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National Cancer Institute

Cancer Survivor Panel Discussion

Virgil Simmons
Founder and President, The Prostate Net
Secaucus, NJ

  • Significant unmet needs for education and empowerment concerning cancer information exist, especially in minority communities. The Internet represents an important resource to connect people quickly with information that can save or improve the quality of their lives.
  • Web site seeks to connect African-American males with information on prostate cancer including screening and available resources, through use of its Web site, printed materials, and peer counseling programs featuring prostate cancer survivors. In another effort to reach this population, The Prostate Net has recruited and trained barbers as "lay health motivators" to promote awareness of prostate cancer risk and screening and to connect people to their local medical communities. Similar approaches, such as involving women in churches, are in use to promote awareness of health risks of particular interest to the African-American community, such as high blood pressure, diabetes, stroke, and breast and lung cancers.
  • The "In the Know Newsletter" was created to provide further information about health conditions of interest to African Americans. "In the Know" awards are given for excellence in addressing health disparities. Podcasts and "cellcasts" are other methods being explored to bring health information to this community.
  • The "Wired Barbershop" program places computers with Web access in barbershops to enhance access to and delivery of knowledge. Educational videos concerning prostate cancer also have been provided to barbershops, along with printed information to share with doctors or family members.

Susan Lowell Butler
Executive Director
D.C. Cancer Consortium
Washington, DC

  • Concerns of a cancer survivor (Ms. Butler is an 11-year survivor of breast and ovarian cancers):
    • Health insurers are developing online tools for consumer use, but concerns exist related to whether the information gathered from these tools will be used to the benefit or detriment of consumers, particularly cancer survivors.
    • Many patients have difficulties accessing their own medical information. Reliable and easy-to-use tools are needed to allow patients to manage their medical records. Related to this, tools are needed to allow easy and seamless access to patients' medical records by all of their health care providers. These tools need to go beyond the Passport program and provide information to all patient caretakers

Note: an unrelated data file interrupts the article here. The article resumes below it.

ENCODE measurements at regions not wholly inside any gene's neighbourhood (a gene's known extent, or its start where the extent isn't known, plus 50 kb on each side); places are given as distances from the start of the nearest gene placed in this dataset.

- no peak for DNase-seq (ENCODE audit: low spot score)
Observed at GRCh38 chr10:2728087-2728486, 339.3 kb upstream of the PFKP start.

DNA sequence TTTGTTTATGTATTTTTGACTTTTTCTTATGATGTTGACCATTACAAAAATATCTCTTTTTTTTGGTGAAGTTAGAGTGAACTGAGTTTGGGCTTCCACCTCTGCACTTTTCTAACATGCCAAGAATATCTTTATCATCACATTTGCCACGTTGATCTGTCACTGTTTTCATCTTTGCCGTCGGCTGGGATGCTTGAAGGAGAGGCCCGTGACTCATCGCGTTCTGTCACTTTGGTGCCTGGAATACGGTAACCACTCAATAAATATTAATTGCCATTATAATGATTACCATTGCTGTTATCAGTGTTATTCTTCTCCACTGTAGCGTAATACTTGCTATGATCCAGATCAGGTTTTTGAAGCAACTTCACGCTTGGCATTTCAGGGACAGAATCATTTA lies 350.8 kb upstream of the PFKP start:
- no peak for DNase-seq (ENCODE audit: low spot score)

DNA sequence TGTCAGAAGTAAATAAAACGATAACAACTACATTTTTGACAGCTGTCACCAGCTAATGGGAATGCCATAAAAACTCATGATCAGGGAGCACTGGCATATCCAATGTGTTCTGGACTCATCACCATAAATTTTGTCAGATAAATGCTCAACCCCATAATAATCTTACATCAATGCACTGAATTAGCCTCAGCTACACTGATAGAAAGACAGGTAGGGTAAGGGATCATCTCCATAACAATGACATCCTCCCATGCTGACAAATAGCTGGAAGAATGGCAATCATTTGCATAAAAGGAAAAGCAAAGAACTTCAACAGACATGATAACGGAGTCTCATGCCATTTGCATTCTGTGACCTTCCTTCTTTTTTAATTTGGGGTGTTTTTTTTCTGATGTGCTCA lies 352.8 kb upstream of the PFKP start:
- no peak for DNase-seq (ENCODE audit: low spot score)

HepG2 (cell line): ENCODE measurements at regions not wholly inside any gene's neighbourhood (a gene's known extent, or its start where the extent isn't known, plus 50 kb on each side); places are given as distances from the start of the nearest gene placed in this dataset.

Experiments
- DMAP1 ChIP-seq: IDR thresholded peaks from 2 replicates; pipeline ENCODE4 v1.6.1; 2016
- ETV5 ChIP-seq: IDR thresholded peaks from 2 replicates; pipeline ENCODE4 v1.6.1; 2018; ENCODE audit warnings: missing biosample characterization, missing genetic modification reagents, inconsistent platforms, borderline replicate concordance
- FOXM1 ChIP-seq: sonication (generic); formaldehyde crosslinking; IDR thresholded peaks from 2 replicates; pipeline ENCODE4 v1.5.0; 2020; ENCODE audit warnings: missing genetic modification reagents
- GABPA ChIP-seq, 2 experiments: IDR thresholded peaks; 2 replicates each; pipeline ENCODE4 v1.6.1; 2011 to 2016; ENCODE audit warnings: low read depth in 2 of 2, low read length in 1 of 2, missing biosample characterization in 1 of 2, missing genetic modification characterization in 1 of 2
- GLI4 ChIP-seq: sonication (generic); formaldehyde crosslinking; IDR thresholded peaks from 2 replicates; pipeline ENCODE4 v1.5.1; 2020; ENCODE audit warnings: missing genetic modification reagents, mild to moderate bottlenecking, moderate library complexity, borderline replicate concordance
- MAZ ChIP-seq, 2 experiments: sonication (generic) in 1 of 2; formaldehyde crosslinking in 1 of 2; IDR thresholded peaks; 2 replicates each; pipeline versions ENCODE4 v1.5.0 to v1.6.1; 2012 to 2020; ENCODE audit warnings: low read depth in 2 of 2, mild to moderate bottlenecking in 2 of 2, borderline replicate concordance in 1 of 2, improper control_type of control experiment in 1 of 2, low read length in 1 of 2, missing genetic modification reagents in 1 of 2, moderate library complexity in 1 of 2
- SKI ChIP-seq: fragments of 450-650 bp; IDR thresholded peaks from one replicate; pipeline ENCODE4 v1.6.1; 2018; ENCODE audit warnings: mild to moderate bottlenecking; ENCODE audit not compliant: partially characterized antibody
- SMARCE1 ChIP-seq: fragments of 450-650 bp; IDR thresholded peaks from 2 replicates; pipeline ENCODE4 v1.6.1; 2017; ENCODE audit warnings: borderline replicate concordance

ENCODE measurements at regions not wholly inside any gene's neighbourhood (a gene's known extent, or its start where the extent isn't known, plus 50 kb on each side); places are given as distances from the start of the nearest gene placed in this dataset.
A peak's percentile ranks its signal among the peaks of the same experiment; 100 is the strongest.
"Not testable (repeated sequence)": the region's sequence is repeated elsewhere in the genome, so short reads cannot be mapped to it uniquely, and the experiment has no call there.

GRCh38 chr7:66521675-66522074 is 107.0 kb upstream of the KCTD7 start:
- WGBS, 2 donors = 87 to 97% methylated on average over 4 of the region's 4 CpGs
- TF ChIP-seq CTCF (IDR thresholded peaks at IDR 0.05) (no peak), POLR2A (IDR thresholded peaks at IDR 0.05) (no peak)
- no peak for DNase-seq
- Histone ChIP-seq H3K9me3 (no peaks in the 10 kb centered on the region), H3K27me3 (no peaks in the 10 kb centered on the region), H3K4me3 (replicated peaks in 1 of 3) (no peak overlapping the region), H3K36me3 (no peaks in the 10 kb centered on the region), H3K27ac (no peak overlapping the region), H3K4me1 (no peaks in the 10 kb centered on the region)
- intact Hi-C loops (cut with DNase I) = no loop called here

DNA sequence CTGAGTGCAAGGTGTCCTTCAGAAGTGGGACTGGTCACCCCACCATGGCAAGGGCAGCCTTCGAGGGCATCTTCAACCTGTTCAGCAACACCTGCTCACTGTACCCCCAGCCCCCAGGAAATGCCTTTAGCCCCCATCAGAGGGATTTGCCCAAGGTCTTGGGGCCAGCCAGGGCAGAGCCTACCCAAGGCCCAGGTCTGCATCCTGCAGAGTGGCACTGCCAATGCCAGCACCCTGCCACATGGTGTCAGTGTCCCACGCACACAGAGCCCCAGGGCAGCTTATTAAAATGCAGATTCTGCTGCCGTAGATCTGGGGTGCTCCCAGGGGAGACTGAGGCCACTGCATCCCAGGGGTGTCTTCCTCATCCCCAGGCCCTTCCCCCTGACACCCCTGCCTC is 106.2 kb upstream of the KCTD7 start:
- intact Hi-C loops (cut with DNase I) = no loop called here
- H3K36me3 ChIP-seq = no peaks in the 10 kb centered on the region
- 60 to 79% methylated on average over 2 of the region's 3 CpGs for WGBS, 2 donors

• Disparities in access are significant; in particular, the elderly, sick, and poor suffer from a lack of access to information and resources.
  • Concerns of a patient advocate:
    • Online resources are important and may help decrease disparities by effectively disseminating information about beneficial health care tools and resources. Developers of these tools should work with advocates to ensure that the tools are effective and to develop relationships with online communities, which will influence policy and the distribution of research dollars.
    • Inexpensive access to health care journals also is highly desirable, as are simple, easy-to-use consumer healthdcare Web sites.
  • Concerns of a health care executive:
    • As the Director of the Washington, DC Cancer Consortium, Ms. Butler created a Web site to serve the complex DC community of patients, caregivers, and researchers. The Consortium encompasses 52 different groups, including four cancer centers and hospitals as well as neighborhood health organizations, all of which are working to implement the DC Comprehensive Cancer Plan. These activities have underscored the need for greater community access to the Internet, perhaps by making computers available to all public school students and in public sites (retail stores).

Gilles Frydman
Founder and President, Association of Cancer Online Resources
New York, NY

  • The Association of Cancer Online Resources (ACOR) was created to help cancer patients find care specialists and online communities of patients diagnosed with the same cancer. This resource is especially useful and important for people diagnosed with rare cancers who may have trouble finding specialists, or fellow patients, in their communities. ACOR also can provide support and resources for patients who are just finishing treatment.
  • The Passport for Care promises to be a useful resource, but more input from patients and caregivers is needed during its development. Patients will be able to provide suggestions for presenting information in a way that is useful and understandable to the patients themselves. The power of online patient communities should not be underestimated—for example, the success of Gleevac can be attributed in part to the efforts of ACOR in quickly recruiting trial participants.

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